Just shut up!
As an avid sports fan, I enjoy watching ESPN for what I consider to be brilliant analysis that is often delivered by an entertaining set. When I am not on my couch watching one of the programs, I usually catch its radio stream on Sirius XM (SIR) channel 84 during daily driving or my morning commute. One segment in particular that I enjoy listening to is called “just shut up” on Mike & Mike in the Morning. The show is themed around current events or topics of the day where they often bring to light some idioms or sound-bites that often leave the listener asking “did I just hear that.”
These are often comments made by some prominent personalities who may have registered highly on the scale of stupidity. Sometimes, they are “so far out there” that you wish they would just shut up. These are often the ones where the comment is retracted a day later or “the media took it out of context” and then later followed by an apology in a prepared statement. But the premise is not necessarily on the person making the foolish comments, but rather on the frustration felt by me as a listener who just wishes that some people would just “shut up." The same goes for print journalism where sometimes you just are in disbelief of what you’ve just read.
I expressed some similar frustrations one month ago when I realized that there continues to be some stories that just won’t go away – stories specifically regarding Sirius XM. Whereas last month, it was about the supposed “imminent acquisition” by Liberty Media (LCAPA) (it seems there’s always something in March to wait for), this time however, the issue surrounds Sirius XM’s value or perceived lack thereof. To those critics, I would like to respectfully ask that you just shut up.
Seeking Alpha contributor Paulo Santos wrote what I thought was an excellent bear case for the stock. I read it and re-read it and being the logical thinker that I try to be, the fact of the matter is, there weren’t many things that I could realistically dispute. Except that none of the points were really material to the company’s performance - to the extent that it has grown and exceeded expectations in spite of the perceived obstacles. It seems every bear is quick to tell Sirius XM what it is unable to do on the practice field except they forgot to factor in what it has done during real game situations – sort of reminds me of a guy on the Denver Broncos who is now telling all of his critics to “just shut up.”
As stated before, Paulo made some good arguments and I understood his thesis as it relates to what constitutes a "bargain." But it is the same old argument that bears have been saying for quite some time. As with Amazon (AMZN) and other perceived expensive or high P/E stocks that continues to fly off the shelves, Sirius requires a new way to thinking. As they are, Sirius is delivering on these growth expectations that support both its high P/E and its perceived non-bargain valuation. But there should be a distinction between the company and the stock and it seems that when it comes to Sirius, it has to play by a separate set of standards – particularly by those who don’t fully appreciate its story.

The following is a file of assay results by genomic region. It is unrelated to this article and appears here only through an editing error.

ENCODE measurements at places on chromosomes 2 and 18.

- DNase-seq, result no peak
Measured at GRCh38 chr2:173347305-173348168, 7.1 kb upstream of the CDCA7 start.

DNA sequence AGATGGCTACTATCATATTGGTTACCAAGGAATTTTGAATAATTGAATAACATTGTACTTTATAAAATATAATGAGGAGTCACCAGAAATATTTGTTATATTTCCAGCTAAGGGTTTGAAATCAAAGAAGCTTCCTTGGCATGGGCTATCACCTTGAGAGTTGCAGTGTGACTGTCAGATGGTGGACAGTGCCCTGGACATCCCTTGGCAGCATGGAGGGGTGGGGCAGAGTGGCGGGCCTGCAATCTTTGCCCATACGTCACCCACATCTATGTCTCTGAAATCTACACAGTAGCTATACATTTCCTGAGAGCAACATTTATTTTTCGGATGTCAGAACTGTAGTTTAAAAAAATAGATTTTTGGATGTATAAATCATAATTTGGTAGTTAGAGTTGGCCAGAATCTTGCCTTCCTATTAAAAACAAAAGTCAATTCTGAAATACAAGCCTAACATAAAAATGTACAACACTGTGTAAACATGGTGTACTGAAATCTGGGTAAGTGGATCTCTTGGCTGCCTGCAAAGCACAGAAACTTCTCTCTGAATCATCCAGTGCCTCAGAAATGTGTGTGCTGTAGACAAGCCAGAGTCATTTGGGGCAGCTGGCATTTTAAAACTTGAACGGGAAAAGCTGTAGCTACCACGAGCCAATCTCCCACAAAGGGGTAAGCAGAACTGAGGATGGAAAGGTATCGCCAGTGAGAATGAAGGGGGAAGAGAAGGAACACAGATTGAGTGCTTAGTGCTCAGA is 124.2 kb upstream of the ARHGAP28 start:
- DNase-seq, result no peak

To Paulo’s credit, he mentions the issue of dilution, which is correct. And I think Sirius knows this and is one of the reasons why the company has recently discussed the possibility of a stock buyback. It is this same discussions that prompted prominent analyst Barton Crockett of Lazard Capital to hint that the stock could possibly hit $4.00 if the company repurchases enough shares. He made the following points:
- The satellite radio company offers “an unusually resilient growth story,” with “robust EBITDA growth” even in difficult economic scenarios. We also see a call option on long-term share repurchases that could double equity value beyond our price target.
- Crockett writes that in his base model, assuming a muted economy, the company’s adjusted EBITDA can jump to $1.5 billion in 2014, from $751 million in 2011. Of the increase, $300 million of that reflects a 12% rate hike that just became effective on January 1. Another $200 million is from cost cuts related to a General Motors (GM) contract reset that starts in Q4 2013. And $250 million is from growth in new subs.
But it seems for every person that looks at what Sirius XM is - there are many who wish to discuss what it is not and what it is unable to be. For every obstacle that is presented, the company jumps over it and is then told to jump over another - remarkably, it does. Bears bring up the issue of debt - well Sirius has and will continue to pay down these debts while also in the process of refinancing several that are coming due. The next obstacle is that the company is losing subscribers. Well, not only is Sirius gaining subscribers each quarter, it’s breaking records and increasing guidance each time.
Another obstacle previously noted is the issue of dilution, when the company talks about a stock buyback to reduce the number of outstanding shares, these same bears are quick to say that it is misusing cash and should pay down debt. Also, Sirius’ fundamentals continue to be a popular topic. Well, the last time I checked, its fundamentals have never been better. Oh did I forget how the competition from Pandora (P) was going to take away all of its subscribers? Now that the fear of increased competition has dissipated, it defaults to the old tired argument that the stock is expensive.
Please, just shut up!